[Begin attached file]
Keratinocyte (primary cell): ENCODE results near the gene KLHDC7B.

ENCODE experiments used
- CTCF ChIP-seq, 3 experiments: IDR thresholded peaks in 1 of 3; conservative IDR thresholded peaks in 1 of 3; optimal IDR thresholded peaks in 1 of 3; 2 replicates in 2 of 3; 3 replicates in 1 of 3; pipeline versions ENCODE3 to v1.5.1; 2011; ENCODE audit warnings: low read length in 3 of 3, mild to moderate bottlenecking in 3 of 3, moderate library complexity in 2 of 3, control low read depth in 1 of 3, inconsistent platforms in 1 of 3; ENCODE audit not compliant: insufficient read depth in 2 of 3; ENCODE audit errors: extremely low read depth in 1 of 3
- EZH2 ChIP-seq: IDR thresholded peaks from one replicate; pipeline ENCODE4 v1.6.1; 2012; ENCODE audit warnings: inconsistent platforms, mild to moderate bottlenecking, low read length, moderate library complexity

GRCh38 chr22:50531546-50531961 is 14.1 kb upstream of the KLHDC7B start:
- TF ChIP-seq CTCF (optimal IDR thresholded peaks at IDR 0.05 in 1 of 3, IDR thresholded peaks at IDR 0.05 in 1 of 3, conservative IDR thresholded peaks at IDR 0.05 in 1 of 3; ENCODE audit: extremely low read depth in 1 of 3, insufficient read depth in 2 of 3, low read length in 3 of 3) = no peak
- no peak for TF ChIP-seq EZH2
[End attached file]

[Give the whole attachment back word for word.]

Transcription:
Keratinocyte (primary cell): ENCODE results near the gene KLHDC7B.

ENCODE experiments used
- CTCF ChIP-seq, 3 experiments: IDR thresholded peaks in 1 of 3; conservative IDR thresholded peaks in 1 of 3; optimal IDR thresholded peaks in 1 of 3; 2 replicates in 2 of 3; 3 replicates in 1 of 3; pipeline versions ENCODE3 to v1.5.1; 2011; ENCODE audit warnings: low read length in 3 of 3, mild to moderate bottlenecking in 3 of 3, moderate library complexity in 2 of 3, control low read depth in 1 of 3, inconsistent platforms in 1 of 3; ENCODE audit not compliant: insufficient read depth in 2 of 3; ENCODE audit errors: extremely low read depth in 1 of 3
- EZH2 ChIP-seq: IDR thresholded peaks from one replicate; pipeline ENCODE4 v1.6.1; 2012; ENCODE audit warnings: inconsistent platforms, mild to moderate bottlenecking, low read length, moderate library complexity

GRCh38 chr22:50531546-50531961 is 14.1 kb upstream of the KLHDC7B start:
- TF ChIP-seq CTCF (optimal IDR thresholded peaks at IDR 0.05 in 1 of 3, IDR thresholded peaks at IDR 0.05 in 1 of 3, conservative IDR thresholded peaks at IDR 0.05 in 1 of 3; ENCODE audit: extremely low read depth in 1 of 3, insufficient read depth in 2 of 3, low read length in 3 of 3) = no peak
- no peak for TF ChIP-seq EZH2